By David Lim, for CFO Magazine, June 2013, and Life Without Limits leadership newsletter
Just recently, I was privileged to visit the mountains of Bhutan. As it would take far too long to walk; and unlike the mystical Guru Rinpoche, who rode a magical flying tigress; I had to fly by DrukAir, the nation’s national carrier.
This trip would be a far cry from my usual mountaineering projects or expeditions, which normally eschew most forms of ‘support’ whilst on a climb. Together with my wife, we had the support of a qualified trekking guide Tshering Penjor, a cook (Sonam), a horseman ( Tshering) and his assistant ( Kinlay). The 10-day trek would summit no mountain (as mountaineering has been banned in Bhutan since the 1992). But the trek, known as the Chomolhari trek, would take a horseshoe-shaped loop; covering 137km, and cross two high passes of nearly 5000-metres in height. Bhutan as long been seen as a bit of an exotic destination, the last Buddhist monarchy in the world.
An introduction of a national assembly by popular vote in 2005 brought a semblance of democracy to the small land-locked nation. But best known to a well-read traveler is that Bhutan has controlled who visits the country, as well as what values it wishes it’s citizens to uphold. Not only is there a whopping USD$250 tariff chargeable per day to ensure it’s policy of “high value, low volume” tourism, there is a huge emphasis on preserving the environment (a compulsory school subject); and a focus on Gross National Happiness as a measurable index to assess the state of the nation’s well-being, rather than Gross National Product.
It’s hard not to compare Bhutan with it’s similarly landlocked, and more famous neighbour Nepal. Both have stunning peaks, the goal of many mountaineers and hill-walkers, and both are challenged to keep a balance between development and preservation. In the space of 20 years from 1990, Nepal lost, through deforestation and poorly controlled forestry management, 25% of its rain forest. Bhutan actually gained 7% through careful forestry policies.
The trek we had planned was hampered by 8 days of bad weather with only 2 really good days. The 2 good days were really magnificent, with views near our 4000-metre campsite of Bhutan’s famous 6000-7000-metre peaks – Chomolhari, Tserimgang and the elegant spire of Jitchu Drake – surely one of the world’s most beautiful peaks; and climbed successfully by my friends Doug Scott and Vic Saunders 1988.
What I learned from Tshering was the practice of ‘detachment’. In Buddhism, there is a belief that much human suffering is caused by desire and attachment to material things. Detachment helps balance the spirit; reducing the ever-present elements of human greed and wants. And yet, if unbalanced, leads to torpor and a lack of motivation to do anything. So in that vein, an almost obsessive fixation on climbing to the summits of these peaks must seem strange, even somewhat repulsive to some people. A few days later, we were on our own; Tshering having had to return to Thimpu to tend to his father who had suffered a stroke. We gamely struggled on, with the other three, none of whom spoke much English. To make matters worse, we experienced driving snow on most days; and narrow trails made muddy and slippery from the rain and snow. One day, the weather and the conditions meant we had to struggle though nightfall to make it to camp. Dark thoughts, and complaints coursed through my thoroughly modern mind. And yet, throughout these challenges, our Bhutanese ‘crew’ managed to remain calm, and stoic. Once again, the mindset that even these hardships will pass; just as any transient happiness will also pass , seems so central to their way of thinking. Each day’s 10-mile hike through difficult terrain was met with equal emotional intensity as was the final stretch to Dodina, and ‘civilisation’.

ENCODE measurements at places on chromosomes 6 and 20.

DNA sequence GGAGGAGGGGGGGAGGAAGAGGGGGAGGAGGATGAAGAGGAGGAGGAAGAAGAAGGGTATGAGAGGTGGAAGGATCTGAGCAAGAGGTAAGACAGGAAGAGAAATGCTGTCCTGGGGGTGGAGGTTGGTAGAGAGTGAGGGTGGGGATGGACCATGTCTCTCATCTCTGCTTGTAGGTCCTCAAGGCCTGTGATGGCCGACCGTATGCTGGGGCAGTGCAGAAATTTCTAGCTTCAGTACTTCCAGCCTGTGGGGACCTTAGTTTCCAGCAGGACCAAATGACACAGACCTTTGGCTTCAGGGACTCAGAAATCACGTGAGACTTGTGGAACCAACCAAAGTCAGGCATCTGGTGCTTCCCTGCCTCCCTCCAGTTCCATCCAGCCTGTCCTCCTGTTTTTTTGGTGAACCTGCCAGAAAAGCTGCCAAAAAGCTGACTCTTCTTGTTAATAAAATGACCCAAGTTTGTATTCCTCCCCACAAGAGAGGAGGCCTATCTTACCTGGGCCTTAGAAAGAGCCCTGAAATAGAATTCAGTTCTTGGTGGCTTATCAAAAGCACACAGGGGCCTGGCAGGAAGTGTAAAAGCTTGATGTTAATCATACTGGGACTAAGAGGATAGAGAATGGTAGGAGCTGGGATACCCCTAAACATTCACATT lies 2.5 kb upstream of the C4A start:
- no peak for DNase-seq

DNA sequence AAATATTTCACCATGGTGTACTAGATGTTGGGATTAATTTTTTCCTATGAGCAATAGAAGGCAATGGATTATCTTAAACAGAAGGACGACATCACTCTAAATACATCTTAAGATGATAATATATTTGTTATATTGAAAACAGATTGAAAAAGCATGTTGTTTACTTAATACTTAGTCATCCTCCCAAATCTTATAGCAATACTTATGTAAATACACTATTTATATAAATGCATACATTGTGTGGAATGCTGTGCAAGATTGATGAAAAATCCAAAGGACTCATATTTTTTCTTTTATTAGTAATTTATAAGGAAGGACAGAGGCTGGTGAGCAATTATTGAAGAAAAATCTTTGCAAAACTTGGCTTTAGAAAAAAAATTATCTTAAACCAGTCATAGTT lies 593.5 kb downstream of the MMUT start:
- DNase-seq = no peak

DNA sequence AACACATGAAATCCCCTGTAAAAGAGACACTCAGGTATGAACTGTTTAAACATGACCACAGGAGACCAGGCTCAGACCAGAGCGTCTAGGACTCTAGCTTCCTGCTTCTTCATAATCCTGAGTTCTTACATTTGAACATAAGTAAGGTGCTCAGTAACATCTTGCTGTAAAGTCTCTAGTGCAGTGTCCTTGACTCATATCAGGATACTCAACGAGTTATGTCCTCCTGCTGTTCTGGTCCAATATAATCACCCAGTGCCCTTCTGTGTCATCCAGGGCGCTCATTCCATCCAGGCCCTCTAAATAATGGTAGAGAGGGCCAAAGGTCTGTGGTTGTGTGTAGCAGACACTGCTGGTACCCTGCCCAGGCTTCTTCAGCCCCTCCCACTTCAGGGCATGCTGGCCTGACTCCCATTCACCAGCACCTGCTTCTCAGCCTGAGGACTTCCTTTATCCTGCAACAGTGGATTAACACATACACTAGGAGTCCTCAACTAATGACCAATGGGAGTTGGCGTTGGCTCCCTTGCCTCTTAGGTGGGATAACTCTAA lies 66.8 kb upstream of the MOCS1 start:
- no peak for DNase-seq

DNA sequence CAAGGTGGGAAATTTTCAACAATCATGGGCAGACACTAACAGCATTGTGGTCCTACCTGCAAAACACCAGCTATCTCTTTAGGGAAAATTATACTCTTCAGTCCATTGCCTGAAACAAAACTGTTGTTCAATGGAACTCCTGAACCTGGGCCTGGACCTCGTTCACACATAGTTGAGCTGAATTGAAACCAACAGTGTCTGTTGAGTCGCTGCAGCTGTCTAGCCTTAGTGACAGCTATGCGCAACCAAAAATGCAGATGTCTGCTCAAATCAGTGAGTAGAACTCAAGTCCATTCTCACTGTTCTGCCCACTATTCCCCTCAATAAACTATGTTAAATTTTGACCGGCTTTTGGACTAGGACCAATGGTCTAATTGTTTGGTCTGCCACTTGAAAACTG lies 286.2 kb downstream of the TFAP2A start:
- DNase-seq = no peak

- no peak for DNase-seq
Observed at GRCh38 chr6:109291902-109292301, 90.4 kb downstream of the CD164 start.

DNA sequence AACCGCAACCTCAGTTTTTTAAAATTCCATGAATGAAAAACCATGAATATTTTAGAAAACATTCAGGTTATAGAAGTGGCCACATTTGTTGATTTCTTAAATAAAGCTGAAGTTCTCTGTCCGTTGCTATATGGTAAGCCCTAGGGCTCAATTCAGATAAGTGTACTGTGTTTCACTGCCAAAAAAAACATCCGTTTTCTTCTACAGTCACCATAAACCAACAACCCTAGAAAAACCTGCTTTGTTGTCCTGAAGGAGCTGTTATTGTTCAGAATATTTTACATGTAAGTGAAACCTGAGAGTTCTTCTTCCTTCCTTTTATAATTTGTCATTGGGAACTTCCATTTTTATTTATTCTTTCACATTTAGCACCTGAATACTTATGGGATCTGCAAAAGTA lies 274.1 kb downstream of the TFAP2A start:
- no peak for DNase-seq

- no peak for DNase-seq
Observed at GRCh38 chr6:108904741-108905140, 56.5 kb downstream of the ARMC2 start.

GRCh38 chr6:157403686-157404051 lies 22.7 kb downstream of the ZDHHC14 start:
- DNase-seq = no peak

Just a few days prior to our trek; and not too far away, on Mount Everest in Nepal, an unfortunate incident occurred. Three highly skilled professional climbers, including climbing aces Simone Moro and Ueli Steck were involved in an almost unheard of fight of epic proportions, high on Everest. The complete facts are yet to be known. However, what is known so far is that they were establishing a new route in the Everest-Lhotse area and climbing on the Lhotse Face, a 1000-m high steep, icy face on Mt Everest. The face is located between 6500 and 7500m. Most of the usual Everest climbers do not venture there until an elite team of climbing Sherpa mountaineers, have completed their work in fixing the safety ropes on that section.
Apparently, the three westerners were climbing unroped, and above the Sherpas when some ice was allegedly kicked down, accidentally, hurting one of the Sherpas. Some angry words were exchanged. The sherpas broke off their work, and returned to Advance base Camp at 6500m. When the foreign trio returned to their tents at the same location, they were beset by an angry group of Sherpas, numbering up to 100. Stones were thrown and death threats uttered. Some other climbers intervened. The trio sustained minor injuries and cuts, and retreated to basecamp. Later an ‘armistice’ of sorts was established by senior Nepal liaison officers and the Sherpas, with both parties apologizing to each other and commitments made to work more closely and peacefully henceforth.
I can’t help feeling that somewhere in the past 20 years, some of the magic in Nepal has been lost. Yet something wonderful has been found in the way Bhutan has risen to meet the challenge of modern day ego, greed, and most of all, “attachment” to things of this world. I think the Guru Rinpoche would have approved.
Visit http://www.everestmotivation.com to find out more leadership and team solutions by David Lim